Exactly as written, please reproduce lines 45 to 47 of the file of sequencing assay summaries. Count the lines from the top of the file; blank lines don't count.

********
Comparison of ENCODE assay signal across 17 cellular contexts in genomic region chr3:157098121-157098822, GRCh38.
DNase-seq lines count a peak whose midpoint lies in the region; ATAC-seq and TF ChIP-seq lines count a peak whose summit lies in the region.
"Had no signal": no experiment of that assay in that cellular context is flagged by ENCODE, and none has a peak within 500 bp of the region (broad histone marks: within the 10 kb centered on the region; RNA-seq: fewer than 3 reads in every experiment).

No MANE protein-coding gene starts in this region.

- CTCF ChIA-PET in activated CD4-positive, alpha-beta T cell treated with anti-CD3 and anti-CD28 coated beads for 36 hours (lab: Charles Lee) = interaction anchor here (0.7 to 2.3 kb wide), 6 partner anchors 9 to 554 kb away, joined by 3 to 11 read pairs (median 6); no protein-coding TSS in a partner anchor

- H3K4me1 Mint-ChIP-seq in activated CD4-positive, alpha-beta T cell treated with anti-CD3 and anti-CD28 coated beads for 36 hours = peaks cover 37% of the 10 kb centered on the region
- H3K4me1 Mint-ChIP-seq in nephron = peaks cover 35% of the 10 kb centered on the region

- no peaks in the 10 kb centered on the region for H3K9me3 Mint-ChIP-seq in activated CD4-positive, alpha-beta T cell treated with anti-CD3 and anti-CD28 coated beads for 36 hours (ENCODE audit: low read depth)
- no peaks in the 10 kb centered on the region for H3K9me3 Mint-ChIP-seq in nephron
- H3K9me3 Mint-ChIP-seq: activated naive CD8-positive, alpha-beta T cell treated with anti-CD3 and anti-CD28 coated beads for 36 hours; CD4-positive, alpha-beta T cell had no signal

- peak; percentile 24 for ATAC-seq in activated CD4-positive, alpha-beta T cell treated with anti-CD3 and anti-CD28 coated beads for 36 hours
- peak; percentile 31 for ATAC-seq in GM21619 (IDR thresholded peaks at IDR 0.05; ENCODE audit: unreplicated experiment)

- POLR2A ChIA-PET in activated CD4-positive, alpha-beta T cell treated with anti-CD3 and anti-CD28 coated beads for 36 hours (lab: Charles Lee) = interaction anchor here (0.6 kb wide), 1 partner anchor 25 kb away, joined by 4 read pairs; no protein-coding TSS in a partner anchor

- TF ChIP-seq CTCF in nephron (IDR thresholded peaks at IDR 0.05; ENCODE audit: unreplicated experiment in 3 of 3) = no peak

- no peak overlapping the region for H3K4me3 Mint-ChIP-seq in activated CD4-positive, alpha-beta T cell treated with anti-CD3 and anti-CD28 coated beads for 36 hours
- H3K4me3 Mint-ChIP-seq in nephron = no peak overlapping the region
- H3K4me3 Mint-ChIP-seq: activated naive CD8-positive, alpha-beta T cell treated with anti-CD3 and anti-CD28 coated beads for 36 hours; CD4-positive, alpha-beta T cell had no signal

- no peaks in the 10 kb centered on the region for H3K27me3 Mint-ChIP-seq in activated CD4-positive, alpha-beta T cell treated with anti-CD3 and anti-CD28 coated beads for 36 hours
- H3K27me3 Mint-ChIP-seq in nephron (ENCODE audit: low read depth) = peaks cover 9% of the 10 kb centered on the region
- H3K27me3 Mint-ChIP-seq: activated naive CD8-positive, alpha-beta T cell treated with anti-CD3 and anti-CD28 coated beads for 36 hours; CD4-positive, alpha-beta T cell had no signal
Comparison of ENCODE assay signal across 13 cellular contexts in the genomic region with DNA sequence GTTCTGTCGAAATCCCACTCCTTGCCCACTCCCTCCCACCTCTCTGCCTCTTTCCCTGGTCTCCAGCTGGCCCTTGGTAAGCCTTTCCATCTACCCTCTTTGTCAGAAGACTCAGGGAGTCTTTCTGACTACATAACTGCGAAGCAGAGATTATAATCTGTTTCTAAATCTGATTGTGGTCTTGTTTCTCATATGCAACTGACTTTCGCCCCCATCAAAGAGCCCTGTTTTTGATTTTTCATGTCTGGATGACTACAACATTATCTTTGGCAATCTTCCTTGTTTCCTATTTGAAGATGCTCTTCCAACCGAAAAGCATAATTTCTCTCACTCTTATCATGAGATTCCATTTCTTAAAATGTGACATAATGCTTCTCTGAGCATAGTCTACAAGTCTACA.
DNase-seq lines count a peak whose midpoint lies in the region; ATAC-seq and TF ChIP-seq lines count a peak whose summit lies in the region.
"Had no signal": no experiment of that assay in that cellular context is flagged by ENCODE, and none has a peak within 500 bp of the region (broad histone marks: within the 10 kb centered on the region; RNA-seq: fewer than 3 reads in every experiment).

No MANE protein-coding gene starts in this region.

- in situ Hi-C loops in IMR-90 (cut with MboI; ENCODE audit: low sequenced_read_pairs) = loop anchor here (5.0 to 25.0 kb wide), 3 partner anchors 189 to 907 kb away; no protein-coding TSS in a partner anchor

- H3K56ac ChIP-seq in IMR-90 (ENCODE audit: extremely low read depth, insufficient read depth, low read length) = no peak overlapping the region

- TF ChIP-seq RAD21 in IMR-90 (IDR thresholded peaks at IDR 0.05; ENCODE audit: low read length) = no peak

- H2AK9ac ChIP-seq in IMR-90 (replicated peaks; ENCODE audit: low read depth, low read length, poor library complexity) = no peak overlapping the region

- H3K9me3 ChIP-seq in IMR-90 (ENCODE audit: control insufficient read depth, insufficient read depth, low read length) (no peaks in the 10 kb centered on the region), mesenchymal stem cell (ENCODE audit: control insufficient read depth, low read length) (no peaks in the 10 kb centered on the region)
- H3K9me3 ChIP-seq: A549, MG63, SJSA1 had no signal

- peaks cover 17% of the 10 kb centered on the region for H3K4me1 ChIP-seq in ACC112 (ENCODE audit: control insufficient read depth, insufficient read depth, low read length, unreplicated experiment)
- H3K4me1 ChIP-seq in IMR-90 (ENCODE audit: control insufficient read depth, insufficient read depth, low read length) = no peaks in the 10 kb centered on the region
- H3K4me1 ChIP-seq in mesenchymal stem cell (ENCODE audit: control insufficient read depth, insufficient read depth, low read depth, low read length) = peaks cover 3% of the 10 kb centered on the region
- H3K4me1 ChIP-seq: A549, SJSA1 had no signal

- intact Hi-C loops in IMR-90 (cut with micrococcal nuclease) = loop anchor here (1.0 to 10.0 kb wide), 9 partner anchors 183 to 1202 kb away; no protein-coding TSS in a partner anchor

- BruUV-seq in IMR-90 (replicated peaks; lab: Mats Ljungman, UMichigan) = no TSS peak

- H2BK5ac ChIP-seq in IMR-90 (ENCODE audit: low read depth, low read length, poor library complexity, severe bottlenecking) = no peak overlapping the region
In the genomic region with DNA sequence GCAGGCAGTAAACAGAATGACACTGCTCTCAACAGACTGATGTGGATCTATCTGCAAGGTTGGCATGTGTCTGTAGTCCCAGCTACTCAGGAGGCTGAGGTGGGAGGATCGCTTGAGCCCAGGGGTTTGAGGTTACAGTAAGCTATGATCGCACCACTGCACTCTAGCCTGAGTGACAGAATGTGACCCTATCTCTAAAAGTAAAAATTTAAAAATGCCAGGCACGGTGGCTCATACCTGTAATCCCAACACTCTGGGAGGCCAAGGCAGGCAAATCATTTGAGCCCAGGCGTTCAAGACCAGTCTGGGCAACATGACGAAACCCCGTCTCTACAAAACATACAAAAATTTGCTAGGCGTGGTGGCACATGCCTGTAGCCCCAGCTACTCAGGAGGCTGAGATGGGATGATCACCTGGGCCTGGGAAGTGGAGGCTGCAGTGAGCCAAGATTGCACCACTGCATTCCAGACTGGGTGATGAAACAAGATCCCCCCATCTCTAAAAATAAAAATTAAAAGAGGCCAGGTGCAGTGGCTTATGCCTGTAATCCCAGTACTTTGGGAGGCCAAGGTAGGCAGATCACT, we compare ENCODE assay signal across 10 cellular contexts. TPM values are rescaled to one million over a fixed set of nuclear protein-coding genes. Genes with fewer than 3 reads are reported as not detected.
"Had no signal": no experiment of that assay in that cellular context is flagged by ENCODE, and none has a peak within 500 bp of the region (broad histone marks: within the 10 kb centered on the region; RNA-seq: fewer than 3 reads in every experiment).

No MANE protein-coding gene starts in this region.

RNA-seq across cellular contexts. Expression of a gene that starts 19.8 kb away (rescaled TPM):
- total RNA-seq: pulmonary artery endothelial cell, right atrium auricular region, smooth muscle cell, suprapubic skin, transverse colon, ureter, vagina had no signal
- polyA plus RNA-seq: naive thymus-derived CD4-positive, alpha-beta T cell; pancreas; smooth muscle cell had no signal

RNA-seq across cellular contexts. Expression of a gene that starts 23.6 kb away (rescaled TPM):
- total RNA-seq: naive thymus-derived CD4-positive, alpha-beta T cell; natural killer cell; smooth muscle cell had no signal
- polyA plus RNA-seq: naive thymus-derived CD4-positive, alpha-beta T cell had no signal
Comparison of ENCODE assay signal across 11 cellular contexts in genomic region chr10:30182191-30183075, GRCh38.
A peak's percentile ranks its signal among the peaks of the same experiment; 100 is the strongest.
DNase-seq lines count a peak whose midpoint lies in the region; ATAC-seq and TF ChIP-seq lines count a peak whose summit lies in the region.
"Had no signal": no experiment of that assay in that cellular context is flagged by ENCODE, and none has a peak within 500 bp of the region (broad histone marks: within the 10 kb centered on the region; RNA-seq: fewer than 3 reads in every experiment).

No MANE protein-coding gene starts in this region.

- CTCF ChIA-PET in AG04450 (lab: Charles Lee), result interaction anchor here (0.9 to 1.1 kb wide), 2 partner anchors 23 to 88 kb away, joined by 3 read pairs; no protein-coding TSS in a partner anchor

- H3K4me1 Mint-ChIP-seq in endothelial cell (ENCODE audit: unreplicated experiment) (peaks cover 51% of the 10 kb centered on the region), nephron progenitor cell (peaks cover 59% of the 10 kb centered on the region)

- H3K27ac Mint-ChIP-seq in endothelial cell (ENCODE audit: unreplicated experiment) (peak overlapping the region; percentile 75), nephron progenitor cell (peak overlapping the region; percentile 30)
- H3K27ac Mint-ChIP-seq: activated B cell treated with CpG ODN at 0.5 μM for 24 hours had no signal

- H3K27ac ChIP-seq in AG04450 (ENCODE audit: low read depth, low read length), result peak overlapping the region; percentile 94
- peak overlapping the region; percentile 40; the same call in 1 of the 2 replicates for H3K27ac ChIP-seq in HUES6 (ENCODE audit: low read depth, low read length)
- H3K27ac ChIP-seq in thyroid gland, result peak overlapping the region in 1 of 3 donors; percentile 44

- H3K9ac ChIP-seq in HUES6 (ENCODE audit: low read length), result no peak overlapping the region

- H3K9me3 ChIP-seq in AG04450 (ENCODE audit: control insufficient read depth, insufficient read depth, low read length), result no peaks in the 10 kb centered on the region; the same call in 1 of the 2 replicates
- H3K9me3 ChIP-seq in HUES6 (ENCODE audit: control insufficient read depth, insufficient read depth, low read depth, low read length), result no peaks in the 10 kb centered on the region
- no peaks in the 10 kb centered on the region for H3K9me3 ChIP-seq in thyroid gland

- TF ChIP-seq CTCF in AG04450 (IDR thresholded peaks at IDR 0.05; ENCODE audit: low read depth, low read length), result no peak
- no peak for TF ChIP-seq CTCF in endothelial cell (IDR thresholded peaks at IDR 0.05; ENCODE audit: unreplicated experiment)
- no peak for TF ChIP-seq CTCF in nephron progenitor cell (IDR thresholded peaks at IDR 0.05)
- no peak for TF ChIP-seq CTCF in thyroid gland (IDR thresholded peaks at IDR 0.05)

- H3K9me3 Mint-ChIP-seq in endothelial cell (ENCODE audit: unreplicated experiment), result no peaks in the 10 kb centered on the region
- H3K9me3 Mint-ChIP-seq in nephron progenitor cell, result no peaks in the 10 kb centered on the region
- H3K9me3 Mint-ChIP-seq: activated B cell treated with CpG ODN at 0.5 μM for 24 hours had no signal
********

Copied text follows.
- total RNA-seq: naive thymus-derived CD4-positive, alpha-beta T cell; natural killer cell; smooth muscle cell had no signal
- polyA plus RNA-seq: naive thymus-derived CD4-positive, alpha-beta T cell had no signal
Comparison of ENCODE assay signal across 11 cellular contexts in genomic region chr10:30182191-30183075, GRCh38.